We made a link with our time, and wondered: How has the public sphere been transformed?

Following an exchange of questions / answers, we came to the following negative conclusion:

For some people, the press has been commercialized with advertising. Advertising is important but it destroys the Public Sphere. Some newspapers have become machines that exist only to make money. Their interest is to appeal to the audience so as to increase sales, which sacrifices real debate and discussion.

Considering television, the Public Sphere has become narrower. This is a barrier because when journalists or people have some points of view, they are not considered because of the editorial line of the media and the impact it could produce on the audience.

The Public Sphere according to Habermas has developed in two main ways:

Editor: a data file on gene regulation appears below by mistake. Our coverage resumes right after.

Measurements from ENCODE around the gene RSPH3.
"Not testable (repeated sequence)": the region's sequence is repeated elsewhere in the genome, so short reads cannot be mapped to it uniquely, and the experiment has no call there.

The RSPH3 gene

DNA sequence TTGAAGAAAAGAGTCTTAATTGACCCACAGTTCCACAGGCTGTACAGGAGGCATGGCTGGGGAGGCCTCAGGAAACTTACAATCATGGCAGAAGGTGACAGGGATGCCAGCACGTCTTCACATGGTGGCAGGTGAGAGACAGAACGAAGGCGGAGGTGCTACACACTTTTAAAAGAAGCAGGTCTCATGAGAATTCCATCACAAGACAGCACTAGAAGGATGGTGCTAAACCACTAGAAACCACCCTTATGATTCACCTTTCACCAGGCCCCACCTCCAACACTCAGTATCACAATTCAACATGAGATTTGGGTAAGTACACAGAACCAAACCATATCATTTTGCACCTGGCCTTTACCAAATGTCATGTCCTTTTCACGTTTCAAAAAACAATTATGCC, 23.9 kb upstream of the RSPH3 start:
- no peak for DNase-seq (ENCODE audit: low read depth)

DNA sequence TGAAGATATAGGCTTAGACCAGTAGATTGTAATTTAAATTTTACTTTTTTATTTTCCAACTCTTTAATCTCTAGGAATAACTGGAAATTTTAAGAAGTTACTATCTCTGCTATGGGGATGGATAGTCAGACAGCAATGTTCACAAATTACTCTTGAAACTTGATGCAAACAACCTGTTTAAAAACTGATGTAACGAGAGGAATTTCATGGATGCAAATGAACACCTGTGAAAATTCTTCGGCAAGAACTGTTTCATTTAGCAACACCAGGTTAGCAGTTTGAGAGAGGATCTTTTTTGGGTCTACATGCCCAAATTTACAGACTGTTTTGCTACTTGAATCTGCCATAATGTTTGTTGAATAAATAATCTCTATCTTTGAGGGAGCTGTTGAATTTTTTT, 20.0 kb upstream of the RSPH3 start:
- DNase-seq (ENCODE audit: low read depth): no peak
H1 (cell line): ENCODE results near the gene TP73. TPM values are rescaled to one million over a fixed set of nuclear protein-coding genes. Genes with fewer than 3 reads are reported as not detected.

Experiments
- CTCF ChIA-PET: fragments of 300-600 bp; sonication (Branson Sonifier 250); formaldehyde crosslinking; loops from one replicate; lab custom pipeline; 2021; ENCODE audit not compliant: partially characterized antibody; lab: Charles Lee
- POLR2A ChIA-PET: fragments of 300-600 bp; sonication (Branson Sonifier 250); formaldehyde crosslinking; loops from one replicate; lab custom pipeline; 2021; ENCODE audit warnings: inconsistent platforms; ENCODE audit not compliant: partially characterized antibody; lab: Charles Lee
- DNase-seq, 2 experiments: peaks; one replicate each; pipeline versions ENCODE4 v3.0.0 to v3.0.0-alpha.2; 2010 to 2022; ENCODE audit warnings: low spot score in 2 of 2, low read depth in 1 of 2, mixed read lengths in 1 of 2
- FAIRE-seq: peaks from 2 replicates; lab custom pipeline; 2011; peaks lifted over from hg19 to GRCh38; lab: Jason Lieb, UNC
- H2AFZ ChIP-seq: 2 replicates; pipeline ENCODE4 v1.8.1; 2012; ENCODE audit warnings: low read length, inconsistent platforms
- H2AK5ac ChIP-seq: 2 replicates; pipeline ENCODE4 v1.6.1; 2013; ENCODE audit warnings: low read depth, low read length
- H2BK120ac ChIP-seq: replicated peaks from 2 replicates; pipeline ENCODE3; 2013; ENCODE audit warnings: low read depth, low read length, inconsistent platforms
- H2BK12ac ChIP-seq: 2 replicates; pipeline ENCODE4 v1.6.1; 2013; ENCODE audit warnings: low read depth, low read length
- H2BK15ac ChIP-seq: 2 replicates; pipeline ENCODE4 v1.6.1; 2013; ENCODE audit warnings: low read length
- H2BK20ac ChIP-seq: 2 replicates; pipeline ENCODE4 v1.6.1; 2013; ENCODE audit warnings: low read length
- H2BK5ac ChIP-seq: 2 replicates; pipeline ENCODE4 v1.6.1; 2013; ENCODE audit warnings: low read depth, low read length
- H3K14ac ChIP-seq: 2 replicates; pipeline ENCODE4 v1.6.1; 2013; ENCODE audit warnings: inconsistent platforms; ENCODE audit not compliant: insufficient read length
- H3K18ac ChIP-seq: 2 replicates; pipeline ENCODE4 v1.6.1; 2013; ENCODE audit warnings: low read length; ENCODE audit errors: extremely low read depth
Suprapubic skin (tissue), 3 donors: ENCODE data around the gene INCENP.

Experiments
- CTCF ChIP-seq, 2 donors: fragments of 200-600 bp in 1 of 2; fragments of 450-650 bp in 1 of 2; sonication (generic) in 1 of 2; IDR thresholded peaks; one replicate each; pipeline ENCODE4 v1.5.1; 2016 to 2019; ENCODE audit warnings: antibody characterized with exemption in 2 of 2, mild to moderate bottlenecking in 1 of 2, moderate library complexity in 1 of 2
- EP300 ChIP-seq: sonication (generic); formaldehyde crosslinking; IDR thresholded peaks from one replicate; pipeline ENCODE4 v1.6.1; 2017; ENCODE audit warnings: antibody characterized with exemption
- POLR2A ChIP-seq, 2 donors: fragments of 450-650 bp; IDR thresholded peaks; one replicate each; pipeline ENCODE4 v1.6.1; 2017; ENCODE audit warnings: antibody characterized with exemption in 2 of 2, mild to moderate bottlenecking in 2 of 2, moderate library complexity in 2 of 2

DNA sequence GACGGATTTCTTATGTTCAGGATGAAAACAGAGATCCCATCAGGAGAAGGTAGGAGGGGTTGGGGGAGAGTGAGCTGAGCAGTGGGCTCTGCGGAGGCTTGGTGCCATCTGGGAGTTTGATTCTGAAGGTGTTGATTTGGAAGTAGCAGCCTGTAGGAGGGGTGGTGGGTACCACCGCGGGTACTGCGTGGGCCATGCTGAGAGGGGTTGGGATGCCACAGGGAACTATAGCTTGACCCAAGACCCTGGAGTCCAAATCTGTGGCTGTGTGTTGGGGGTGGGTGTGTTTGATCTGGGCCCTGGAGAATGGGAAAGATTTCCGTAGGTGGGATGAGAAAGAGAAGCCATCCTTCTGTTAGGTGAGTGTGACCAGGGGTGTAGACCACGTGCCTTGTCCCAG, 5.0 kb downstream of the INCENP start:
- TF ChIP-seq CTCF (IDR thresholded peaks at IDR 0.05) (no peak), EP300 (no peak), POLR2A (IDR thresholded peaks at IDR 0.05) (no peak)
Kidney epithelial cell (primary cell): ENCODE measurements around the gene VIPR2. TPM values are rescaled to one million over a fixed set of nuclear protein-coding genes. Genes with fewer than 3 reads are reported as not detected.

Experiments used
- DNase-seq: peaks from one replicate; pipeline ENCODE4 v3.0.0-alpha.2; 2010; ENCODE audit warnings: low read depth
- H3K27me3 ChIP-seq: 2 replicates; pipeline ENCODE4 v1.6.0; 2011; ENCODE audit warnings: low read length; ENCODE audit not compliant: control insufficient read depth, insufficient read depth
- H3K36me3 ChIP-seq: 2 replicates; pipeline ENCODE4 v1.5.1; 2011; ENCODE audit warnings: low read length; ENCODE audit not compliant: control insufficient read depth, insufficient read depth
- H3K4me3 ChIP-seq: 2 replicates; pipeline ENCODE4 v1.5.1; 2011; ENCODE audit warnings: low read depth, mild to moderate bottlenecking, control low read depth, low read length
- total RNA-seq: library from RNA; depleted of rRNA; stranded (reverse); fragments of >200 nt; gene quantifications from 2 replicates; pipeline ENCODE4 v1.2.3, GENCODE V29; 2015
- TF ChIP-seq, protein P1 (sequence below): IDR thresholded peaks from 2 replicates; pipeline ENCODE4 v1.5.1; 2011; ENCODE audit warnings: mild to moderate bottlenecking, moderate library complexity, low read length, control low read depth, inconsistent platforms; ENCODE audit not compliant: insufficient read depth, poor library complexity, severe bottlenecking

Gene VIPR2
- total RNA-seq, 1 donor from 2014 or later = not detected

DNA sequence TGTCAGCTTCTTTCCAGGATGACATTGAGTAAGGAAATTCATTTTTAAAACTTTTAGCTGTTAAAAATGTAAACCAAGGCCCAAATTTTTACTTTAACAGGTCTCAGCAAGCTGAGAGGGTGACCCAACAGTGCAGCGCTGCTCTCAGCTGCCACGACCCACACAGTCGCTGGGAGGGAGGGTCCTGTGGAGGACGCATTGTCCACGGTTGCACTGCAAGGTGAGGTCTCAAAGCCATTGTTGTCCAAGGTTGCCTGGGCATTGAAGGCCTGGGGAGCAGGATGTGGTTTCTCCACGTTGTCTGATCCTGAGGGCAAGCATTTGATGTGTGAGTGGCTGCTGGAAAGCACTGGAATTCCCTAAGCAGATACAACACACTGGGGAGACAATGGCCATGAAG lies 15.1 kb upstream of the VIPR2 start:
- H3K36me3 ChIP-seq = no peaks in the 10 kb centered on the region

–        The range of interests competing within the Public Sphere now needs to be managed by the state and the law but in a more or less conflicting private interest.
–        The success of the Public Sphere in establishing what Habermas calls a “Bourgeois constitutional state” meant that the press could abandon its polemical position and take advantage of the earning possibilities of a commercial undertaking. The result was that the Public Sphere was transformed by the influx of private interests.

The public sphere and Internet

Joss Hands began by highlighting the fact that there are many more arguments in favor of eDemocracy, than against.